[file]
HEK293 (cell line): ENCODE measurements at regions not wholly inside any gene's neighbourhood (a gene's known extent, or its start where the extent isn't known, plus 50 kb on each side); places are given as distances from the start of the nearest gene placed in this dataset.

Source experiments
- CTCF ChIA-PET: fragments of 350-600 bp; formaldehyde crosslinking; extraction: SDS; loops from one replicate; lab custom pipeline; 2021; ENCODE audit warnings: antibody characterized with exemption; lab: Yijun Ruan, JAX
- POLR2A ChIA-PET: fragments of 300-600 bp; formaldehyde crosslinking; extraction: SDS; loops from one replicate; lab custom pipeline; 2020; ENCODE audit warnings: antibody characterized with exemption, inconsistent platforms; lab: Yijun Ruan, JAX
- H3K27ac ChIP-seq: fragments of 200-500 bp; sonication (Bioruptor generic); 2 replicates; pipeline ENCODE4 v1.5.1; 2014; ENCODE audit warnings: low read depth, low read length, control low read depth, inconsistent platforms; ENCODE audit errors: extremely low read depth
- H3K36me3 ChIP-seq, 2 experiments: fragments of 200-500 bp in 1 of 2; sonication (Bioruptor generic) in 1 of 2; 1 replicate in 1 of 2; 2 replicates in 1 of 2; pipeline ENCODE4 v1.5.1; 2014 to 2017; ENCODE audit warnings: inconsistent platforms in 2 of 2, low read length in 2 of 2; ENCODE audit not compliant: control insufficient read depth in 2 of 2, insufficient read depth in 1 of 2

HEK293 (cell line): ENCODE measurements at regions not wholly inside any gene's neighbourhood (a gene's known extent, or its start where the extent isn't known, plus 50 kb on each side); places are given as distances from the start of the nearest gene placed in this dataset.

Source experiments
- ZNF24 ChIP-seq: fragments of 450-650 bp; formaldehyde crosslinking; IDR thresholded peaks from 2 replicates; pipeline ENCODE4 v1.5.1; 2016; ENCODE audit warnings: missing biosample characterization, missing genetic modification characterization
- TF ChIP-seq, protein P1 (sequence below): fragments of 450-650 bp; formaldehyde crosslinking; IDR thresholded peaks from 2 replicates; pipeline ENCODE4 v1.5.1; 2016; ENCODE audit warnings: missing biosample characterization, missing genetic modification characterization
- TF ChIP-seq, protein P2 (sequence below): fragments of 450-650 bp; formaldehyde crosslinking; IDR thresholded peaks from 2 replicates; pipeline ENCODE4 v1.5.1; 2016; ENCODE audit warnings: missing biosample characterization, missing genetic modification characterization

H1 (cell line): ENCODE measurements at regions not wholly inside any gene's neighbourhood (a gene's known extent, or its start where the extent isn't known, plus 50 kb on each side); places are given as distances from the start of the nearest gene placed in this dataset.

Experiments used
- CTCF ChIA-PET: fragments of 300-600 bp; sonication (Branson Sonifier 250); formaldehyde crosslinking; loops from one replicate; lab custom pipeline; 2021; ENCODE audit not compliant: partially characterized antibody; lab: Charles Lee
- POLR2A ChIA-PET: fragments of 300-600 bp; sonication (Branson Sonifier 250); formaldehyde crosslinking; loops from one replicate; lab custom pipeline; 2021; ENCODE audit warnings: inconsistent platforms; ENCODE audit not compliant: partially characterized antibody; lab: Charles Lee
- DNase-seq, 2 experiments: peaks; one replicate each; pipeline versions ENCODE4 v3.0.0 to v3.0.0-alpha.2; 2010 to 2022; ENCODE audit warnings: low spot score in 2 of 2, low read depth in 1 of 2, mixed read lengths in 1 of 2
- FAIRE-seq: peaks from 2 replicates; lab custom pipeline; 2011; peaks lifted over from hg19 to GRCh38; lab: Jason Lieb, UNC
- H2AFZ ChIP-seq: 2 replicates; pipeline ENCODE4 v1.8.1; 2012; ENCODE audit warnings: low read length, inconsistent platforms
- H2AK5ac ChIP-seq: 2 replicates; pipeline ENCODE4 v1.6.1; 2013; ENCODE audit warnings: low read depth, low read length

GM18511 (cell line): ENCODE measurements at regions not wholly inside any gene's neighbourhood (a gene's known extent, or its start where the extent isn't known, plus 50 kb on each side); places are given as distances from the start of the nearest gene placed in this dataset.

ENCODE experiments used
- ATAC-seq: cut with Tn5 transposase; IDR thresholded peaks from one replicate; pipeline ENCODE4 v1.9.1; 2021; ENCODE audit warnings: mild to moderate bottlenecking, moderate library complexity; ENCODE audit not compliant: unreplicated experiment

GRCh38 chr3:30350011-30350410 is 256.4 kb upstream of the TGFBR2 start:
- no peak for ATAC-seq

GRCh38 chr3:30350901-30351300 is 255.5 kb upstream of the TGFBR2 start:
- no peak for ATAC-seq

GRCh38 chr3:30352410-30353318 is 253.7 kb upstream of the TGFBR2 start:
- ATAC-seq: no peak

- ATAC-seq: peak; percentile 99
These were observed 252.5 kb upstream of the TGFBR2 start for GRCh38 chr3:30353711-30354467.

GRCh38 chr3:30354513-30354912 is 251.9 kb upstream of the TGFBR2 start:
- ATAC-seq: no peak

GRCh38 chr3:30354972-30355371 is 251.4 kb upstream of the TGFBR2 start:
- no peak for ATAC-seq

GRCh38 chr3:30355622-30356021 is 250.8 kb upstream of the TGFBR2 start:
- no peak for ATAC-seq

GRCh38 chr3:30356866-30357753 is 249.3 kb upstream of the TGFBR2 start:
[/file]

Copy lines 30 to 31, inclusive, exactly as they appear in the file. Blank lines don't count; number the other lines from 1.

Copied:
These were observed 252.5 kb upstream of the TGFBR2 start for GRCh38 chr3:30353711-30354467.

GRCh38 chr3:30354513-30354912 is 251.9 kb upstream of the TGFBR2 start: